Thursday, June 10, 2010

This Just In: People Make Mistakes

As my time in Milwaukee comes to an end, I am seriously considering rejoining Facebook—after a 19-month hiatus—in hopes that it will help me stay in touch with friends in Milwaukee. After spending a significant amount of time off the Facebook grid, it should be easy to evaluate whether or not I feel more connected to friends or if communication with them has been eased and made more accessible. If Facebook proves once and again to be inconsequential to maintaining close friendships, and instead becomes a waste of time (no matter how many minutes are burned up by it), then I will quit it again.

But just as I am about to sign back on, I read this article at called “Company on the Verge of a Social Breakthrough,” by Michiko Kakutani. The article is about Facebook and a new book about it, which was written by David Kirkpatrick, titled The Facebook Effect. Kirkpatrick was granted unprecedented access to the Facebook team for months and was presented with arguments in favor of the social-networking tool’s presence in our lives. He writes in his book, “Some claim, for example, that because of Facebook, young people today have a harder time cheating on their boyfriends or girlfriends. They also say that more transparency should make for a more tolerant society in which people eventually accept that everybody sometimes does bad or embarrassing things.”

I take issue with both of those claims. Firstly, I doubt the first statement is true. If it is, provide me with the numbers showing the decline of relationships having come to an end because of cheating. Facebook’s transparency does not contribute to moral fortitude, it perhaps makes having an affair or cheating on someone harder to hide, but when it comes down to that moment when you commit yourself to an affair, Facebook isn’t going to be in your decision making process. If you are going to cheat, you are going to cheat. Facebook, cell phones, text messages, Twitter and the blogs aren’t going to stop you. Additionally, people are increasingly voyeuristic (the other meaning) when it comes to their Facebook addiction. They love, in a sickly way, to see people stumble, to see flaws. And there are also those people who are more tempted to cheat on their boyfriend or girlfriend because of the social shockwaves it will send through Facebook. These people most certainly suffer from narcissism, they crave admiration and are willing to get it even if means self-abasement.

Secondly, let’s focus on the next statement about the transparency of Facebook leading to “a more tolerant society in which people accept that everybody sometimes does bad or embarrassing things.” Which is to say, what? That before Facebook people didn’t believe or accept the idea that everyone screws up every once in a while. Please. The fact that humans aren’t perfect isn’t exactly breaking news. Maybe folks over at Facebook and its most ardent supporters love to believe this, but to attribute the discovery of human infallibility, and its acceptance as a universal trait, to a social-networking site is absurd.

Furthermore, this statement assumes we benefit from knowing every bad or embarrassing thing our friends and acquaintances do. I am not convinced this is healthy. Concerning our lives, mistakes and errors in judgment included, privacy is important. While sharing with a close friend or relative about a bad thing you have done is very important, sharing about that bad thing you have done on Facebook via a status update hinting at a mistake, or a post, video or picture about it is not comparable or healthy. While the former approach is an attempt to heal, the latter is more of an exercise in narcissism once again and a cry for help from someone who doesn’t know how to share the old fashioned way. We are left to assume that friends of the person who takes the latter approach will meet the other person halfway and make a connection with them, but I don’t believe that is happening on Facebook, at least not in most cases. Why? Because Facebook—ironically called a social-networking site—is outrageously impersonal. It is too easy to walk away from someone crying out for help on Facebook. It is not too easy to walk away when they call you on the phone sobbing or show up on your front door completely broken. The latter scenario is both harder for the person seeking help and for the person who help is sought from.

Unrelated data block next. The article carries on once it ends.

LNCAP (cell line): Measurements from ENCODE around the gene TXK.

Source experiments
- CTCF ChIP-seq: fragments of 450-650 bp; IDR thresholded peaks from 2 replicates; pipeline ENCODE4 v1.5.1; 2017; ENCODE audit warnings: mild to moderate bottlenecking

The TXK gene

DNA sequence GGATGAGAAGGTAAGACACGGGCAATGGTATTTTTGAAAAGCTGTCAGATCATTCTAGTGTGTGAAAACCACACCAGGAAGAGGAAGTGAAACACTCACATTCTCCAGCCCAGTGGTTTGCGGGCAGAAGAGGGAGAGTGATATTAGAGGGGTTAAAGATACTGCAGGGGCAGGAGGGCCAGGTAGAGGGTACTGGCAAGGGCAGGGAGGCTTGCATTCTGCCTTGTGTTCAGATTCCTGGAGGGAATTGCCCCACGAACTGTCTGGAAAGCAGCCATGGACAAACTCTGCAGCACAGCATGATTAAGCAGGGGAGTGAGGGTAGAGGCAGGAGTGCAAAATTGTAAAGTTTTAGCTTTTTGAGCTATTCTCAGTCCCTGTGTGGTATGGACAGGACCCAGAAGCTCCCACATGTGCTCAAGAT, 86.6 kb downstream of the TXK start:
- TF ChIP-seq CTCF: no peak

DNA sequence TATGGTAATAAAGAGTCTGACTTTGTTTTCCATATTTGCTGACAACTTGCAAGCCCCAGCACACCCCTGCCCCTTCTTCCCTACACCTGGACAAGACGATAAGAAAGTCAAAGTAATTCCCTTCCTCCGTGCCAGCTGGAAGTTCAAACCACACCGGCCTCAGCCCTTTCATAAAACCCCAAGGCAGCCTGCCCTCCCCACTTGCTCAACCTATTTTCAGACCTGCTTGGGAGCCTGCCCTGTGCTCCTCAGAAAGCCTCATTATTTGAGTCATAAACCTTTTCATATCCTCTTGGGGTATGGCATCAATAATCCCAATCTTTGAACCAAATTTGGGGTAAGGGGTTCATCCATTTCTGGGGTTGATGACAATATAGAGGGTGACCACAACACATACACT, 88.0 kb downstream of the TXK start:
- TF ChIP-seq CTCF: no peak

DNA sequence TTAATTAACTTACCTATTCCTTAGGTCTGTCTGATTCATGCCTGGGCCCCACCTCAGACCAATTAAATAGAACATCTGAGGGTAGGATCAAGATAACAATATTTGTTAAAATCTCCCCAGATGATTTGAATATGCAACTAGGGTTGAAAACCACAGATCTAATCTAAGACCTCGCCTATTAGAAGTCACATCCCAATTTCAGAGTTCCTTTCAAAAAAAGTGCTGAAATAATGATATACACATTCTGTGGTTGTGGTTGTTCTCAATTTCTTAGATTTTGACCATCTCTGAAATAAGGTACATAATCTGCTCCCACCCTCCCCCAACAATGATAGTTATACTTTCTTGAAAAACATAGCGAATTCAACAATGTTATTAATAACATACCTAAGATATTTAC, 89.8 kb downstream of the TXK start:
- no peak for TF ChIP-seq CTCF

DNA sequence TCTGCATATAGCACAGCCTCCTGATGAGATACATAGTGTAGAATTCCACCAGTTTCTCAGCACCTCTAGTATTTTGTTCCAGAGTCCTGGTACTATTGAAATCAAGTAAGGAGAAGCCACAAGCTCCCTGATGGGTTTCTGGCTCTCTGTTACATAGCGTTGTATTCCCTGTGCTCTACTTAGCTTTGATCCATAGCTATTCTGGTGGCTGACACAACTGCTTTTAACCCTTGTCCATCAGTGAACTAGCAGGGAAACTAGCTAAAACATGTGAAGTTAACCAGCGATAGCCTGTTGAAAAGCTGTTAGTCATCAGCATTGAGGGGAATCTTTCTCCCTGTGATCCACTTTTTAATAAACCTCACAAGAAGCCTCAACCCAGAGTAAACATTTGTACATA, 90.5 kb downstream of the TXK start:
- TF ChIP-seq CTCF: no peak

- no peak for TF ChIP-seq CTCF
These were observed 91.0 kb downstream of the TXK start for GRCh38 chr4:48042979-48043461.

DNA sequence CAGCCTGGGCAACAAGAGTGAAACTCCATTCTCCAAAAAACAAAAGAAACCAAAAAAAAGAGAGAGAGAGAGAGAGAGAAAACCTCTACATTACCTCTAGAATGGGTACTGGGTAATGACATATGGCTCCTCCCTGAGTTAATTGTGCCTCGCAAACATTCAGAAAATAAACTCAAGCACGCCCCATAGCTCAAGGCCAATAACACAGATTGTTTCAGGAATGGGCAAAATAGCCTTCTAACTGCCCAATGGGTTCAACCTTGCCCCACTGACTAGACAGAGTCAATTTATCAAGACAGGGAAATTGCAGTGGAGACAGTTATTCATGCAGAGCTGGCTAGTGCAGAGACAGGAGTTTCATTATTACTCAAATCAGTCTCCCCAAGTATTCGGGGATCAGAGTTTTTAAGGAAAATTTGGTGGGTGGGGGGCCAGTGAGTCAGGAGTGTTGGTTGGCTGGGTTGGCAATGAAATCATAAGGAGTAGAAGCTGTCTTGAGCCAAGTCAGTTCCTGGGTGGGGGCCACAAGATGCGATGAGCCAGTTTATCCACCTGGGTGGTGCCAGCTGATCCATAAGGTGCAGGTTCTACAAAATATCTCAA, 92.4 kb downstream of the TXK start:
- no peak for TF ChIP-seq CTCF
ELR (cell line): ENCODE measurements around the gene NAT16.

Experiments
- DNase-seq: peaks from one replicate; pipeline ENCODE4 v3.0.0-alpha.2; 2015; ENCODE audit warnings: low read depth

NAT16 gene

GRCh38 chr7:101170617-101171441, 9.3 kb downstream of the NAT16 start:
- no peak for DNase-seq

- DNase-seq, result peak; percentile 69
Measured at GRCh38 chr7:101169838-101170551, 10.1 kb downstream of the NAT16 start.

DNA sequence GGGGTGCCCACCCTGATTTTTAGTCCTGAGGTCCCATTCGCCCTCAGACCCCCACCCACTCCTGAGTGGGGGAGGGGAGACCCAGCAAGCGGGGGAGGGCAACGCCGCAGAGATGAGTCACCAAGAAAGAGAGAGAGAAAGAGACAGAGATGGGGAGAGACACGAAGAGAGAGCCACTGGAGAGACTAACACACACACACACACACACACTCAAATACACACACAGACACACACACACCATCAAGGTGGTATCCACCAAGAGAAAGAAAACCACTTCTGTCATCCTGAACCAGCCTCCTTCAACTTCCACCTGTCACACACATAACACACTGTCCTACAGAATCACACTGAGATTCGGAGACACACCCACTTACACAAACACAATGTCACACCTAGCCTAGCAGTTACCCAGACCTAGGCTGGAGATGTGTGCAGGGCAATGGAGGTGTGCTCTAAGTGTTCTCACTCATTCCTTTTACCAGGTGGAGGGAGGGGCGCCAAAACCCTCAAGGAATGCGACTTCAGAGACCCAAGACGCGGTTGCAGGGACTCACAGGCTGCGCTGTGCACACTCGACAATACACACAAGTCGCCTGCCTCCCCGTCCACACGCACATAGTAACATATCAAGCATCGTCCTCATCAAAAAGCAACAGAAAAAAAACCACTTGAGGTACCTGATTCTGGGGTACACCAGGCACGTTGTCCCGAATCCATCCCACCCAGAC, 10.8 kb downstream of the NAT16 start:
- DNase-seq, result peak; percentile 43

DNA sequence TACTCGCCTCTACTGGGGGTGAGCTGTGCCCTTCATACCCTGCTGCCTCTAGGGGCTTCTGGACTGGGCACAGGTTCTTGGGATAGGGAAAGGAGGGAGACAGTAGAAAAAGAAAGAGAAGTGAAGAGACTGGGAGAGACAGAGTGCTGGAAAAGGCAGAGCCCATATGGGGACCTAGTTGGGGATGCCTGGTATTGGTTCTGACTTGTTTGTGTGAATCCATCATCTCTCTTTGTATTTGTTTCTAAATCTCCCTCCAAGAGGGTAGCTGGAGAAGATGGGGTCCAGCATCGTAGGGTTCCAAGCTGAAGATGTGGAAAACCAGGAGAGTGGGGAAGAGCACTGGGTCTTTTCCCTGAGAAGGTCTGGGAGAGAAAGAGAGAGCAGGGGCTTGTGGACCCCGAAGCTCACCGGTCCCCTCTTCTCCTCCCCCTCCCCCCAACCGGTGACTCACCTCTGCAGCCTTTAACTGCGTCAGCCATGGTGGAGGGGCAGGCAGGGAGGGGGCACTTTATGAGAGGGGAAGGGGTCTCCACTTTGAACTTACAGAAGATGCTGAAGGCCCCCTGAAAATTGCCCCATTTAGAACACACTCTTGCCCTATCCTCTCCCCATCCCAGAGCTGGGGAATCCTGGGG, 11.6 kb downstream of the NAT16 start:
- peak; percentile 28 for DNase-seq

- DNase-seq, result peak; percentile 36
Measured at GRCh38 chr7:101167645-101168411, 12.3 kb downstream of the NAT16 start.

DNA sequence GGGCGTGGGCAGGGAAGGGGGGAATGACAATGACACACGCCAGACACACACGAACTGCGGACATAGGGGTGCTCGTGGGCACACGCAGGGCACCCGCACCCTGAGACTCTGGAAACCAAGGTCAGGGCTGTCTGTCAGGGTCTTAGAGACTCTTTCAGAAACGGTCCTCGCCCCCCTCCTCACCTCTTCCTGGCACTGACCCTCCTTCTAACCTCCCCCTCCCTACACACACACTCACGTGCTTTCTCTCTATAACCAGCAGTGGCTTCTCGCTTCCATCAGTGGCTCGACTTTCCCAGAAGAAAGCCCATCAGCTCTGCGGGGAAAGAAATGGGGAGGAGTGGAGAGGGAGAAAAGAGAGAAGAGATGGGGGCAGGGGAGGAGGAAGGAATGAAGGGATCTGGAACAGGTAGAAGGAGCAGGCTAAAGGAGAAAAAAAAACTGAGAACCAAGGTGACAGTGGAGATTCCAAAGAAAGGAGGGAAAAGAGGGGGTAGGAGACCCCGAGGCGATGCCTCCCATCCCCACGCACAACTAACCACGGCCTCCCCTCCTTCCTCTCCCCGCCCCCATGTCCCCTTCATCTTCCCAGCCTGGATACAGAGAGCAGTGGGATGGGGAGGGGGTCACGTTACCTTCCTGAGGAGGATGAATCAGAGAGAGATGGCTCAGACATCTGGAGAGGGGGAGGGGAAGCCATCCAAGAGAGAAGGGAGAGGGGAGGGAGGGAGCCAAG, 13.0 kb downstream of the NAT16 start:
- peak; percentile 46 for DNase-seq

Lastly, I wouldn’t be that surprised if the transparency on Facebook, which, people say, helps people accept that everybody does bad things, doesn’t lead to more tolerance, but leads to lowering the standards of human behavior and morality. I know, this makes me sound old, like some fuddy-duddy who just doesn’t get it. Well, is it so hard to imagine a world in which every one of our mistakes is known by our friends and relatives because of Facebook’s transparency? No, it isn’t and in this world would we become comfortably numb to errors in judgment from one-night stands to trying cocaine? Yes, it is possible. ‘Everyone screws up’ and tolerance are great things to practice, but it is dangerous to let them become your mantra because although we all screw up, we all need help too. While Facebook may help with bringing the former truth out of the shadows, the latter truth, the one that speaks directly to our love, compassion and our need to edify each other, isn’t exalted by the saturation of our world by Facebook and all of its friends.

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